Remember when you’d be wandering through the shopping mall and it seemed every second person had a light blinking on their ear and some form of cyborg looking device plugged into their ear? Before that, you had to listen to people talking louder than they had to showing they had a mobile phone. Fast forward to the iPod and the iconic white ear buds that were a great signal to thieves that you had something worth stealing. Now those white buds have a wee dangle and connect wirelessly and tell people you can afford to lose things and pay ridiculous amounts of money to replace them. All of these, are social signalling items. They play an important role in society and culture.
If a technology company is lucky enough to have millions of people wandering around showing these things off, it’s an indicator of brand acceptance, consumer trust and value-perception in general culture. Apple is of course, the most successful at this. When this happen a product truly becomes a brand.
In the early days of broadcast radio, the sets were large and heavy. There was no precedent for how such a device would fit in the home, let alone how people went about listening to it. About the only logical place was in the living room. And of course, you wanted the neighbourhood and friends to know you had one. Group listening became a thing. The same followed with television. Cars have long held this concept of social signalling.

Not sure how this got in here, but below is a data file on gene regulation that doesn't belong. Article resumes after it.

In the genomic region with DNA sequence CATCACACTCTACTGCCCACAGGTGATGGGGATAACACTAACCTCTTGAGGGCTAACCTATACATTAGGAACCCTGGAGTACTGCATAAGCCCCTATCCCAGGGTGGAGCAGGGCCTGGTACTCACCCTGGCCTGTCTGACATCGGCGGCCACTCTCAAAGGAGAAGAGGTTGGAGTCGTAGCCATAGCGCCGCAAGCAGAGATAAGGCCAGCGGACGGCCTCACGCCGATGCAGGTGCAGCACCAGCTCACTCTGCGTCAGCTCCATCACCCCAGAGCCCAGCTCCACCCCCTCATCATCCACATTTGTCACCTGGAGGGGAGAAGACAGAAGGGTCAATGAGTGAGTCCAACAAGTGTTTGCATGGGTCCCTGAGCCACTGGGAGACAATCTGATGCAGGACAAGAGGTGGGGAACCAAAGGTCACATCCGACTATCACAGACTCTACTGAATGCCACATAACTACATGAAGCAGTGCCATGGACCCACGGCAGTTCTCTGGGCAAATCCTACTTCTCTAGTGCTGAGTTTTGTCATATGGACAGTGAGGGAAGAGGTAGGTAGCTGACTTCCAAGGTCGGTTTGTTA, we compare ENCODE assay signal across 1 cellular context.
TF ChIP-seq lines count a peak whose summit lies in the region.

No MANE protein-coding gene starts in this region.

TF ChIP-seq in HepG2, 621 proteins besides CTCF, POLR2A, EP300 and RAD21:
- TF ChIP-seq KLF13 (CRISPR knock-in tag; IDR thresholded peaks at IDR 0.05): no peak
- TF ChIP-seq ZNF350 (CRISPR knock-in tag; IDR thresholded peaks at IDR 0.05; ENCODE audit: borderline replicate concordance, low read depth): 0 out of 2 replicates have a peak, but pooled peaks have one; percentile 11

It becomes a little more interesting however, with technologies. Having a Blackberry hanging off your hip in a case in the late 90’s and early 00’s was a social signal that not only did you have a cool device, it suggested you were important and that you connected with a lot of people. A key, yet often misunderstood part of social signalling with technology is the signal that you’re part of a social group. That’s actually quite important for the success of a technology product. It’s part of the problem with Virtual Reality headsets; people seem them as a non-social tool. VR headsets are not seen to connect people, rather the opposite. Makers of VR headsets and experiences will have to figure this out. It’s also why Augmented Reality will be popular faster; it’s singular but also inherently more social and transactional. VR isn’t.
For companies developing new technologies, it is critical to consider the social role of a product. Some products are not social at all, such as flying a drone. That’s okay. It doesn’t have to be. The output of the drone, the resulting video or pictures, may be social. But if you’re developing a consumer technology product for the mass market, it’s not just the UX (User Experience) it’s the SX or Social Experience, that needs to be considered. Even better if you can look at your product road map and using design thinking, consider how the product will evolve and consumer usage. Today, for example, very few people wear Bluetooth headsets and most hide their smartphone in a purse or pocket and have it on vibrate.
I’ve got some more insights based on working with a number of technology product launches. I’d be happy to connect and also, more than happy if you shared your thoughts and ideas below!